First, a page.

Harishree Karthik is also a Documented Dreamer living on the West Coast. She came to the United Stateswhen she was 7 years old and has remained here ever since.
Her father came to the country on an H1B visa from India, and claimed her as his dependent.
But like Ashley, Karthik faces a bleak future. She has only one year left as a dependent because she is turning 21 soon.
She is currently on an F1 visa while doing graduate work, focusing on data science.
Her parents are about to get their green cards, after waiting years, but she was not included in their applications.
“Even though they get a green card, I basically have no real pathway even though I have stayed here for 16 years most of my life,” she said. “To the government, I moved here a year ago on a temporary student visa, and all my time before basically doesn’t count in terms of immigration offices.”
Her only options are to work for a couple of years after graduation during a period known as optional practical training or apply for a work visa that would most likely be the same H1B visa as her father.
Karthik said she is actively looking for internship opportunities to help her fill the gap during the OPT period. But it’s difficult even to get an interview.
She said each application asked if she would require future sponsorship. Not all countries accept international students, and she is competing against them for some positions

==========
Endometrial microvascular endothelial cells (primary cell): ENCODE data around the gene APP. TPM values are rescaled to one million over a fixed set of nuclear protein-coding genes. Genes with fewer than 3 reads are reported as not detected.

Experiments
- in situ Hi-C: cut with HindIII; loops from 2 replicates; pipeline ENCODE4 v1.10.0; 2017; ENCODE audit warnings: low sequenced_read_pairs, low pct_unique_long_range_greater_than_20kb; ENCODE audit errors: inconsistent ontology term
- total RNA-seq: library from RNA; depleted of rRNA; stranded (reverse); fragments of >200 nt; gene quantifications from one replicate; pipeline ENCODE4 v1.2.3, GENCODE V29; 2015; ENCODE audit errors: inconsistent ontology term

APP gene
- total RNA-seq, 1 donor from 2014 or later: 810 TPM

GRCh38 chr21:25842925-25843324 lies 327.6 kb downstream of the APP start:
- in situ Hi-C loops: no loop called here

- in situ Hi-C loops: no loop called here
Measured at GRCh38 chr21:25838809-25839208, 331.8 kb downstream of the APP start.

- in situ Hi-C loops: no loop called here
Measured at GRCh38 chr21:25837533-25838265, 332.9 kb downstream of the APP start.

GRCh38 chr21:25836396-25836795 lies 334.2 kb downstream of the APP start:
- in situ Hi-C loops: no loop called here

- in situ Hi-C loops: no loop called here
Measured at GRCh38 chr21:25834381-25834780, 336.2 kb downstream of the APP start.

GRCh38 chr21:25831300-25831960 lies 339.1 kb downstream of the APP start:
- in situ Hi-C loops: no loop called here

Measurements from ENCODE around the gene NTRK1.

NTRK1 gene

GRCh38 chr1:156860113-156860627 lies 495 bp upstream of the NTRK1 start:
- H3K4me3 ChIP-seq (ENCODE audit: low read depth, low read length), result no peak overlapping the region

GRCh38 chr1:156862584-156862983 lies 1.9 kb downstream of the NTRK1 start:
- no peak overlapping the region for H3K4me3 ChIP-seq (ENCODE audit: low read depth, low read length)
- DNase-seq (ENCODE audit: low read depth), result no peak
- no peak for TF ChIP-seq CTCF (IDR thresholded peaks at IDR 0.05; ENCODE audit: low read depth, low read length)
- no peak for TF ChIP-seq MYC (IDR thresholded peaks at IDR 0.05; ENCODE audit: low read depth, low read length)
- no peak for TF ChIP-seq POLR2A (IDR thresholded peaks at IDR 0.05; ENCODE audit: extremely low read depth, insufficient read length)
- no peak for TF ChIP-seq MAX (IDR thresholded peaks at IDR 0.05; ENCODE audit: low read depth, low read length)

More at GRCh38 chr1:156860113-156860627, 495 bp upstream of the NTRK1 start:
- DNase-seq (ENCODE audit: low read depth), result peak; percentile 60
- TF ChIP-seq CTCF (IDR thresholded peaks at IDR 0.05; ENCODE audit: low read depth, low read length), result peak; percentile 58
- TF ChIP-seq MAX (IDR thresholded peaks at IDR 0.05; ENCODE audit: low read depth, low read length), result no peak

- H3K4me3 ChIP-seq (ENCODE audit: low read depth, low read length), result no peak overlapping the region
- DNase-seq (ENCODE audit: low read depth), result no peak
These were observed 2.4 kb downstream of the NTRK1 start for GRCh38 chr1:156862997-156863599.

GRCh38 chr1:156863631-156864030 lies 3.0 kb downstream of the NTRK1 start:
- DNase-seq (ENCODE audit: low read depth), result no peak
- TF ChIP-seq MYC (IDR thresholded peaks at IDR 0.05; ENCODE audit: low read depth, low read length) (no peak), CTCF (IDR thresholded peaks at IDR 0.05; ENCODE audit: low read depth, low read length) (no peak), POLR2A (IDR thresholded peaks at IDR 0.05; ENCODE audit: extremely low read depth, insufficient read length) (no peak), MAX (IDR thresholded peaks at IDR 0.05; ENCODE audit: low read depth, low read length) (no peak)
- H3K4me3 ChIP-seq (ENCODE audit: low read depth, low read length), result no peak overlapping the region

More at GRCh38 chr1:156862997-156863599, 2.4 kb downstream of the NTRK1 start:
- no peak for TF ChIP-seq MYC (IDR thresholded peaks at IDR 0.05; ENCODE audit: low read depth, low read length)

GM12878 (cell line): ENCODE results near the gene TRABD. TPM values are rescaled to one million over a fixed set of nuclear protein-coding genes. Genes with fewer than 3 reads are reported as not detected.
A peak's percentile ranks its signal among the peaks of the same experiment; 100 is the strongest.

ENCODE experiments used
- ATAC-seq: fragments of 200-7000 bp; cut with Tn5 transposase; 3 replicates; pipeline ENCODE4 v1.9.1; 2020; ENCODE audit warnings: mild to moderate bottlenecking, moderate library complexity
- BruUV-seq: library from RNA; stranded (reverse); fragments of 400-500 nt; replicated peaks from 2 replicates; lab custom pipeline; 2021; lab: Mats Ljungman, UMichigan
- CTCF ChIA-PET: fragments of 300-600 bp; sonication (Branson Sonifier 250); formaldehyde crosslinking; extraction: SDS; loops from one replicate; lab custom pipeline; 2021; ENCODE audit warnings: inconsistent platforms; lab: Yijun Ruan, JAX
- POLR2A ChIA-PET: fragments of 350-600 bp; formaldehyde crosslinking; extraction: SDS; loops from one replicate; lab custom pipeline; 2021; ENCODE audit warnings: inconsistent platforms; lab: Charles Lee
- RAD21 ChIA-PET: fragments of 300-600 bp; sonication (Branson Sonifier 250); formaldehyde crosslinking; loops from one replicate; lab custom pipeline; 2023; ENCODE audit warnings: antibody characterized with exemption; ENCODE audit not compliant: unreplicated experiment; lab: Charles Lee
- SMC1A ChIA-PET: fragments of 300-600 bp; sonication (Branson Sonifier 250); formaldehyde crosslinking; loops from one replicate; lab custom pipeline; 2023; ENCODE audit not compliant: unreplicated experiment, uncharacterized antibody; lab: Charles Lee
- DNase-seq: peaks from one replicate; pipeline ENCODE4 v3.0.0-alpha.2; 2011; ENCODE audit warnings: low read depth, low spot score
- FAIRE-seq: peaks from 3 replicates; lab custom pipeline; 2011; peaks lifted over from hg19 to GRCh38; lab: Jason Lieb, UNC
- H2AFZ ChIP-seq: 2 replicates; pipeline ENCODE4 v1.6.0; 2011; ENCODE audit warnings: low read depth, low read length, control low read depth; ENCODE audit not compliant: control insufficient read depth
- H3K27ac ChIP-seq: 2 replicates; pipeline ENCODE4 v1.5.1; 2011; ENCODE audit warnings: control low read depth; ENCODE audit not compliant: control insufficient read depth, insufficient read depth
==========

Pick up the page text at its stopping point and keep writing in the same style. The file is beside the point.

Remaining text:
“Most international students, especially in technology, do their bachelor’s in their home country, work for three to four years, then do graduate school in the U.S. They have years of work experience in the technology field under their belt, while I don’t and didn’t have the opportunities to,” Karthik said.
She said the chance of getting another visa or a green card are low because of the long wait times caused by backlogs in the system in both the United States and other countries.
Her father was victim to the backlogs, waiting 15 years before getting the green card.
“The estimated time for me would be outrageous. Estimates show that it would be like over 150 years,” Kathik said, referring to a recent conversation with an immigration lawyer. “It depends on different countries. India and China have the biggest backlogs so that’s why the delay is there.”
She said the system has become a “lottery” every step of the way, adding that there are no guarantees anywhere.
Karthik, along with Sumana Kaluvai, Shiksha Sneha and Sarvani Kunapareddy, helped form a support organization known as the Hidden Dream.
The organization specializes in sharing stories and creating resources for the Documented Dreamers community. Kaluvai, Sneha, and Kunapareddy are all from India as well.
The Next Steps
As the fate of Build Back Better continues to play out, Documented Dreamers such as Harishree and Ashley remain upset.
Ashley said the bill’s intentions are a step in the right direction because there hasn’t been any concrete immigration legislation for the last eight years.
“I feel like a lot of people are not aware of how daunting it seems because you’re not sure if you’re going to be here in the next 10 years,” she said. “So I think this bill can give us hope. But without this bill, it just emphasizes that fear.”
Harishree is discouraged, too.
“I honestly have no hope at all,” she said. “Absolutely nothing has been done for immigration in this administration. This was said to be an open borders and very pro-immigrant administration. So it’s a very stark difference and it’s very different from what was said.”